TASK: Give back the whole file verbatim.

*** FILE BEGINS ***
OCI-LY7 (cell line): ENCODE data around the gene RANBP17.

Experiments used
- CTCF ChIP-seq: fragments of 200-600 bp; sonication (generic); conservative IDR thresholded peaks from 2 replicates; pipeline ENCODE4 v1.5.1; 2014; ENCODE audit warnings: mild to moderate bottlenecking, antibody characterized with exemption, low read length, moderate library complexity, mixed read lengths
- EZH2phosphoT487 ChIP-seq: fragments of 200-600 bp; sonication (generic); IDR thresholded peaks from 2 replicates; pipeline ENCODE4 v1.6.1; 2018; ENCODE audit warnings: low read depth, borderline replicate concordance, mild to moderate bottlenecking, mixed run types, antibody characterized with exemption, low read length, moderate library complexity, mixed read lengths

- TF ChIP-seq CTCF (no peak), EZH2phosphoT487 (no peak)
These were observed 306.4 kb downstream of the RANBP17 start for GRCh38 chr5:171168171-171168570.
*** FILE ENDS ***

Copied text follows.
OCI-LY7 (cell line): ENCODE data around the gene RANBP17.

Experiments used
- CTCF ChIP-seq: fragments of 200-600 bp; sonication (generic); conservative IDR thresholded peaks from 2 replicates; pipeline ENCODE4 v1.5.1; 2014; ENCODE audit warnings: mild to moderate bottlenecking, antibody characterized with exemption, low read length, moderate library complexity, mixed read lengths
- EZH2phosphoT487 ChIP-seq: fragments of 200-600 bp; sonication (generic); IDR thresholded peaks from 2 replicates; pipeline ENCODE4 v1.6.1; 2018; ENCODE audit warnings: low read depth, borderline replicate concordance, mild to moderate bottlenecking, mixed run types, antibody characterized with exemption, low read length, moderate library complexity, mixed read lengths

- TF ChIP-seq CTCF (no peak), EZH2phosphoT487 (no peak)
These were observed 306.4 kb downstream of the RANBP17 start for GRCh38 chr5:171168171-171168570.